Standard Toyota Safety Sense driver safety and assist system
Highly capable off-road TRD models
Below-average fuel economy
Stiffer ride than other trucks
Feels especially large when driven on tight, congested roads
Not as many customization possibilities compared to rivals
Trail and Nightshade special editions debut
Part of the second Tundra generation introduced for 2007
Despite a handful of updates over the years, the Toyota Tundra is one of the oldest vehicles on sale in America today. When the current Tundra debuted in 2007, it was a compelling alternative to the Ford F-150, Chevrolet Silverado and Ram 1500. And while we still like some things about the Tundra — the standard V8 engine, roomy interior and decent list of driver aids — there isn't much else to separate it from the crowd. And all of its competitors have seen at least one full redesign since 2007.
Toyota has made only minor changes to the Tundra for 2021, with a pair of new special edition models that focus on changes to the truck's styling rather than improvements to features. Overall, we think it's worth taking a closer look at the competition from Ford, Chevrolet, Nissan and Ram.
Edmunds' Expert Rating
Used solely as a work truck, the Tundra has a lot to offer, including impressive standard towing capability and interior utility. But modern trucks are expected to be family transportation too. From a refinement and feature standpoint, the Tundra falls behind almost all its major rivals.
The 5.7-liter V8 has plenty of thrust, but that's about the best thing we can say about the Tundra's performance. The brake pedal is numb and provides little driver confidence during emergency braking. Around corners, the steering is vague and the large steering wheel doesn't return to center well. Handling feels unsettled at times too, especially on tight roads.
We do like that Toyota offers the off-road-ready TRD Pro version. But for routine driving, nearly every full-size truck is more agile, maneuverable and modern.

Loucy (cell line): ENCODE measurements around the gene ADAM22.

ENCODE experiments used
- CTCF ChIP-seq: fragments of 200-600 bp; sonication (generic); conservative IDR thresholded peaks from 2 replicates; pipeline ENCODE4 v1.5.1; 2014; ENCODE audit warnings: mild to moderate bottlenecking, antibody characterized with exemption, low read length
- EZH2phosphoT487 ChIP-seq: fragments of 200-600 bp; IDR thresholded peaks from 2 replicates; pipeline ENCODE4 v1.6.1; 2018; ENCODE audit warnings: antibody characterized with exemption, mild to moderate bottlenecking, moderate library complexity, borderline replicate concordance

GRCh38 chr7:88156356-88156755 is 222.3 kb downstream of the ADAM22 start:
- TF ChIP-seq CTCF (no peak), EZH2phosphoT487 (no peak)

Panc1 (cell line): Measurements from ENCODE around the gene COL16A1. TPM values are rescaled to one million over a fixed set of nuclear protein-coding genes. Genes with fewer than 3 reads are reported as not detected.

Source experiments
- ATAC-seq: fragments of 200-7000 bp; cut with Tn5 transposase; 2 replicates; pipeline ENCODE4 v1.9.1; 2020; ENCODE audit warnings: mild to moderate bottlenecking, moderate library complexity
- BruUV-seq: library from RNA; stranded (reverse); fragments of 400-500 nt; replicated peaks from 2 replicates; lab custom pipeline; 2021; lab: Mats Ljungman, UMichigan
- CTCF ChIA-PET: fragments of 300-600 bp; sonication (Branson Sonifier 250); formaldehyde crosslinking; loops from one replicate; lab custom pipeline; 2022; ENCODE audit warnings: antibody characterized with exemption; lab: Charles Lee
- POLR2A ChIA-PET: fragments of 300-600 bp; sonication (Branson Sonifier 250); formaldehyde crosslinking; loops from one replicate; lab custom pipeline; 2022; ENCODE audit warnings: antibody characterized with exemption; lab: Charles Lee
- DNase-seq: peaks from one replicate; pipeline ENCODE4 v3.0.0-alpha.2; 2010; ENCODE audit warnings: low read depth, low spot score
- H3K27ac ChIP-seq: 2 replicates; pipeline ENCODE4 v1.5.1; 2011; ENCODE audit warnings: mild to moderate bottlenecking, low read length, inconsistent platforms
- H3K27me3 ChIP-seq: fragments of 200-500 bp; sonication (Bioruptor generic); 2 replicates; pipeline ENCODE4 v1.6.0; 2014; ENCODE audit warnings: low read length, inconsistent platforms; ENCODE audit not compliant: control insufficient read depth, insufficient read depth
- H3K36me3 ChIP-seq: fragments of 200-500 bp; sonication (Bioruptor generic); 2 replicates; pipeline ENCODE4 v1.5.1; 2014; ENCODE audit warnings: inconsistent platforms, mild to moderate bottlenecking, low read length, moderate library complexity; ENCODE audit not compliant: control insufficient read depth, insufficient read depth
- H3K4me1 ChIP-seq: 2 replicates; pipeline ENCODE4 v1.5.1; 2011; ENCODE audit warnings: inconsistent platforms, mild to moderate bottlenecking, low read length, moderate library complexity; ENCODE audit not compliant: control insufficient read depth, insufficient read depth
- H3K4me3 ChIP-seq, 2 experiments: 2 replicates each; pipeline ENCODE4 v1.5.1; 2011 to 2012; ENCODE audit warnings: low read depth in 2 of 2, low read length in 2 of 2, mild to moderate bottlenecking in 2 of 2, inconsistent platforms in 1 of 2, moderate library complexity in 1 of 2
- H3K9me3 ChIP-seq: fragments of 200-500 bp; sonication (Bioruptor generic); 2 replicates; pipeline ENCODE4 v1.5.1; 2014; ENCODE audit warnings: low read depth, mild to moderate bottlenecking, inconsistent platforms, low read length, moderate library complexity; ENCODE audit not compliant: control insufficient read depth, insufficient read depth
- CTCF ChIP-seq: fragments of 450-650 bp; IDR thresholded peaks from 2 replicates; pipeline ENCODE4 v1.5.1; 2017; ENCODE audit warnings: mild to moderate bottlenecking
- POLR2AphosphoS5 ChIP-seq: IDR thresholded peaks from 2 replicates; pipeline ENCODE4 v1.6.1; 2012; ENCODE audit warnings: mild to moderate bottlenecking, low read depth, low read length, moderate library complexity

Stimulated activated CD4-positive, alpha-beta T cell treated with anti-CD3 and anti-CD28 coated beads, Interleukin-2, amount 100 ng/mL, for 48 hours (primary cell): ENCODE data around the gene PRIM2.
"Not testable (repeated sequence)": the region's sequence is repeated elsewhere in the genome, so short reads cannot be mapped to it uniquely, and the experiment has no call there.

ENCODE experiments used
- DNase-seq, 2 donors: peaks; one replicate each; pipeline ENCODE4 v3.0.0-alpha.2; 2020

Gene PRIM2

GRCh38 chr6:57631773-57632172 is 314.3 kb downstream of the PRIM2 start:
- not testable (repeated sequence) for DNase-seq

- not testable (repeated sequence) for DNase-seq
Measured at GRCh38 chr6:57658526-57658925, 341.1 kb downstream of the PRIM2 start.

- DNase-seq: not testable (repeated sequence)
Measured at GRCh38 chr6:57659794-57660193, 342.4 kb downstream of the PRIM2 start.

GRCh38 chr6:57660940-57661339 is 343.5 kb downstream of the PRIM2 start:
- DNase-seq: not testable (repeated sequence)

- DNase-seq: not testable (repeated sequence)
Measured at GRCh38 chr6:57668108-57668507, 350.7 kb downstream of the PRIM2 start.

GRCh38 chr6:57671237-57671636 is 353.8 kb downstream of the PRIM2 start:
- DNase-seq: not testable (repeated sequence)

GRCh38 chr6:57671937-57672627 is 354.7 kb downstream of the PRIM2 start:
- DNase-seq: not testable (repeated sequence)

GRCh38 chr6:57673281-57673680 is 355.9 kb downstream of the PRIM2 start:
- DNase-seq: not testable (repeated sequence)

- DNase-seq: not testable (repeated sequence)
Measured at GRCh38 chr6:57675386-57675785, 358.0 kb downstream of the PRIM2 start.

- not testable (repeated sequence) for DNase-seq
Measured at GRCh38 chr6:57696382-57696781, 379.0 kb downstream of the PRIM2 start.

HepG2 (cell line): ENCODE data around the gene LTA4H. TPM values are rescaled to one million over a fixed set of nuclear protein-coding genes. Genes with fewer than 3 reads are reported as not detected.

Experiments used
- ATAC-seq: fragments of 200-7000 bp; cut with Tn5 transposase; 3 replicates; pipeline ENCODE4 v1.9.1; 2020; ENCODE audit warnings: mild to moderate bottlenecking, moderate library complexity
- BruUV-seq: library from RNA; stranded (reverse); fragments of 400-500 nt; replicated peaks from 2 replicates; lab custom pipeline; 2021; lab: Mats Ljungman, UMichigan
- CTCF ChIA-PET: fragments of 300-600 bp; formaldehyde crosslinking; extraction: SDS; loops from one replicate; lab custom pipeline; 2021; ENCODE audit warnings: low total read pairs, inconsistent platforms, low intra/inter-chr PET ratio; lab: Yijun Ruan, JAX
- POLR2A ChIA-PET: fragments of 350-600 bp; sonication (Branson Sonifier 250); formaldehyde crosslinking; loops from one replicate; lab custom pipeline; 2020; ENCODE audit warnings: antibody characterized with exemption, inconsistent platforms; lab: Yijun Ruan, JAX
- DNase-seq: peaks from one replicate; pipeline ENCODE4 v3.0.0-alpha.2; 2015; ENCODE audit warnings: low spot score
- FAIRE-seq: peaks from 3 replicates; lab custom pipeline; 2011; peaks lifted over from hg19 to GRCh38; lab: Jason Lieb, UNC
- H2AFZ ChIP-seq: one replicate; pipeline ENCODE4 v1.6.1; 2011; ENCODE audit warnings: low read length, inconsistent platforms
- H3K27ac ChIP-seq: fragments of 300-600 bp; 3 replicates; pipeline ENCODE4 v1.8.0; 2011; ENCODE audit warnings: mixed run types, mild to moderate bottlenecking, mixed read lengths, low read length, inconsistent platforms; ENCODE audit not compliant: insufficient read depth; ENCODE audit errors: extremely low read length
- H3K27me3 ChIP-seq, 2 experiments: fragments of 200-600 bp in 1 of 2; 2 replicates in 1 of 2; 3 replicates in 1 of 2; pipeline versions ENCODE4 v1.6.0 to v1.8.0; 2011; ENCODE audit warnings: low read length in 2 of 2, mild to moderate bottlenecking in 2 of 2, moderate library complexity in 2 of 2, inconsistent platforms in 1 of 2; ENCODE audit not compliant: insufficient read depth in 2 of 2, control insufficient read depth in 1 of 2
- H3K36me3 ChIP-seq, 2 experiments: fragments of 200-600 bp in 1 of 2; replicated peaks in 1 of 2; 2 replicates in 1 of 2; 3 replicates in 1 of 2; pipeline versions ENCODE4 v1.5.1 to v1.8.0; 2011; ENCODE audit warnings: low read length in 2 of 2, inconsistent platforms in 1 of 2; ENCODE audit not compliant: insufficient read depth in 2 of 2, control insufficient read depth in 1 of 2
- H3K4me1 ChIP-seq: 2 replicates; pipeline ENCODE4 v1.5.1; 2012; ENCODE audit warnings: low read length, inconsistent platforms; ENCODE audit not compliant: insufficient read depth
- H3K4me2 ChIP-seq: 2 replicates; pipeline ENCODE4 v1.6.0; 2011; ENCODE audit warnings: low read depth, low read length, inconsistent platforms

Comfort is below average in the Tundra. The seats are stiffly padded and aren't very supportive — most drivers will have issues getting comfortable. The Tundra rides OK over small ruts, but you'll definitely feel larger bumps and potholes because of the stiff and unforgiving suspension. We imagine a significant payload would settle things down a bit, but it's hard to live with every day. Wind and road noise is present most of the time.
Our SR5 test vehicle didn't have many creature comforts, but the single-zone climate control is easy to master because of its logical layout and big, easy-to-grasp knobs. The small vents mean you have to crank up the A/C to cool down the cabin in a hurry.
The Tundra's interior is functional but dated. The controls are large and well labeled, and the redundant buttons next to the touchscreen are useful. It's spacious inside too, with enough room for adults in all the major seating positions.
Forward visibility is good. However, there's a huge blind spot over both shoulders, and the blind-spot monitoring system doesn't always detect what's back there. The lack of visibility also makes maneuvering into a parking spot a challenge.
Technology is a weak point for the Tundra. The base stereo is an underpowered six-speaker unit that doesn't get very loud. And when you turn it up, it distorts easily. At least Bluetooth and USB audio connect relatively quickly on a consistent basis.
The factory voice controls for music and phone calls work well but only under a very specific menu structure — the system doesn't respond well to casual language. On the plus side, the Tundra comes standard with features such as adaptive cruise control, automated emergency braking and lane departure monitoring. On the minus side, some of these systems are overly sensitive to neighboring vehicles.